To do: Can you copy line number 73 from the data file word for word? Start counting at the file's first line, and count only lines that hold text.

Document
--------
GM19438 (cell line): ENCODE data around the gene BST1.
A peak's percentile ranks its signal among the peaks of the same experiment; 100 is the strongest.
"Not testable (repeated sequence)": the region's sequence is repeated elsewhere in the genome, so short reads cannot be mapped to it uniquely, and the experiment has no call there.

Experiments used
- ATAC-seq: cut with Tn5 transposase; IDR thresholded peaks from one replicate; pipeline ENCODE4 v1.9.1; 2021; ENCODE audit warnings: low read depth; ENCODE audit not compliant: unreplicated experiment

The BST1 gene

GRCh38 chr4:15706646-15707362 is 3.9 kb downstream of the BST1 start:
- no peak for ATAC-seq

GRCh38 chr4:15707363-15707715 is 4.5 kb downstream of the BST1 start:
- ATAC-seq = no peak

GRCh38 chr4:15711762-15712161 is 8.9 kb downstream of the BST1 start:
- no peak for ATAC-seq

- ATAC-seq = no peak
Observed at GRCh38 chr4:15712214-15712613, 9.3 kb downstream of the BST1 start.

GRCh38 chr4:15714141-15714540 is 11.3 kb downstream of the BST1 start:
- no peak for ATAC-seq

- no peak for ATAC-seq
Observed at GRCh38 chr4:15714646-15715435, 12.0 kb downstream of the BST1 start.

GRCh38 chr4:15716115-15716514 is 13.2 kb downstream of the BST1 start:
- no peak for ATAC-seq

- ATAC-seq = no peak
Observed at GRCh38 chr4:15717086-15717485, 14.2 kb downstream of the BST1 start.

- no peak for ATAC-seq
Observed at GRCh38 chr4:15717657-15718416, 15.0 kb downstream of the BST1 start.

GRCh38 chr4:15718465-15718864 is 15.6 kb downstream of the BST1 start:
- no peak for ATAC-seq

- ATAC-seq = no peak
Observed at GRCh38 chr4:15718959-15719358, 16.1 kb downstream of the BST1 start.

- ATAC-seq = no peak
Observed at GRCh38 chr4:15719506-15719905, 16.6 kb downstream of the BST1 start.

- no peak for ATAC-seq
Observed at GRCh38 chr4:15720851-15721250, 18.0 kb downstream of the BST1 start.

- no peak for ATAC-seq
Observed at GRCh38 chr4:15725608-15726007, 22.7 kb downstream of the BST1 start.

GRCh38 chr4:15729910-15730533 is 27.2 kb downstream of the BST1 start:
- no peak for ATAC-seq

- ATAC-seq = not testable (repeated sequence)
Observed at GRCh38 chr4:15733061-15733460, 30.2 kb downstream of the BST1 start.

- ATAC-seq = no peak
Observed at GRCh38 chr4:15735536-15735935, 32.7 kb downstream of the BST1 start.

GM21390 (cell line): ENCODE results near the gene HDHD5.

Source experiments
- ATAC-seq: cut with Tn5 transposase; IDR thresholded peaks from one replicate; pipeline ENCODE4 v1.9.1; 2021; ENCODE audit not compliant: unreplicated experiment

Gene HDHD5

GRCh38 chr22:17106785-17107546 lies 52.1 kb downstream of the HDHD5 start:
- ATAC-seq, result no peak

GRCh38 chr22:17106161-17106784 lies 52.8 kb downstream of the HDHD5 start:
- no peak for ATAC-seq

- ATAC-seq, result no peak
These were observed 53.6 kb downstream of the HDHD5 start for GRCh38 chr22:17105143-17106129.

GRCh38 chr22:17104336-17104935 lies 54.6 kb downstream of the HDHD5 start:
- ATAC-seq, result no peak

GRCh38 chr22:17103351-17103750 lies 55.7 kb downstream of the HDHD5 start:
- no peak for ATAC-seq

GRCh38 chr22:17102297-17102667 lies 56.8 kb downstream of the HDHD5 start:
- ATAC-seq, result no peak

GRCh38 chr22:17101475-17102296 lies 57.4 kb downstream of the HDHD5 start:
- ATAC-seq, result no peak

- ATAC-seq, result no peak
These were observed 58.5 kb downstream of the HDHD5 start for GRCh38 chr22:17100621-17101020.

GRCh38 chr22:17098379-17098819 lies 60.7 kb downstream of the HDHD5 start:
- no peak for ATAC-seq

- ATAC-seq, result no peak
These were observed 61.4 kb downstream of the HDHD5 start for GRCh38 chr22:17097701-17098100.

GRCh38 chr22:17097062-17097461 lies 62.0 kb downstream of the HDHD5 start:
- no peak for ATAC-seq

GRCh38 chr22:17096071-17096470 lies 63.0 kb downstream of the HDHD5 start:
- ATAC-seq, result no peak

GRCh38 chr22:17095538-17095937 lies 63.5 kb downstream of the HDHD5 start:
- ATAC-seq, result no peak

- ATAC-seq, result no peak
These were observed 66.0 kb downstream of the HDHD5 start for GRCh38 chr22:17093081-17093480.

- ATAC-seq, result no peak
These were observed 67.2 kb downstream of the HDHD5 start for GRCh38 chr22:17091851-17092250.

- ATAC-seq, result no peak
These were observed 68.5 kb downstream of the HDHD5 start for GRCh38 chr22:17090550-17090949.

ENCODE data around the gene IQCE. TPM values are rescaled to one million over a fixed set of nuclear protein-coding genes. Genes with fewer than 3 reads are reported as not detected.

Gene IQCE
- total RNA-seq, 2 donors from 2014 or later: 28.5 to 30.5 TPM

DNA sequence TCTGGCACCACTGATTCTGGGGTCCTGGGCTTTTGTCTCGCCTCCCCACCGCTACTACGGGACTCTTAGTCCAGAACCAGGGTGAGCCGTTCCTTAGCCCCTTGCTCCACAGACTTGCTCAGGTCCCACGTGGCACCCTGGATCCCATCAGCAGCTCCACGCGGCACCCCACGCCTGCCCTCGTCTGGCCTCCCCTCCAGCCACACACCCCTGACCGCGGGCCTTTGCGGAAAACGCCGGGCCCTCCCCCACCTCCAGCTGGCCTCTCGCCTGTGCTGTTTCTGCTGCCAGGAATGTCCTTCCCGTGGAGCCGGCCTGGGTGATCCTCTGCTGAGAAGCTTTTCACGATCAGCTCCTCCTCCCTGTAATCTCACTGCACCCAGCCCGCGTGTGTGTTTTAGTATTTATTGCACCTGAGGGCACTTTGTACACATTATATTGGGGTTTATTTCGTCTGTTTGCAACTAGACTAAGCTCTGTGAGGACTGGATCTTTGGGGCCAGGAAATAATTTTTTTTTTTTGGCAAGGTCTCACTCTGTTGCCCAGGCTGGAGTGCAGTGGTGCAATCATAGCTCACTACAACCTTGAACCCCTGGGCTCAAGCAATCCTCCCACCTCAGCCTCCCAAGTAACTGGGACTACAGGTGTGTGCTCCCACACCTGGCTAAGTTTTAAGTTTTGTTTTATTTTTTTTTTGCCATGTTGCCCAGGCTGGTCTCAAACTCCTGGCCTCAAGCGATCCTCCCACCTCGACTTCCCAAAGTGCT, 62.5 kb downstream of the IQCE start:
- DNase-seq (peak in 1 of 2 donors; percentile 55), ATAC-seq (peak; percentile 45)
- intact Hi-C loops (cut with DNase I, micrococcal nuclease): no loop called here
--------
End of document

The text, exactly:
- ATAC-seq, result no peak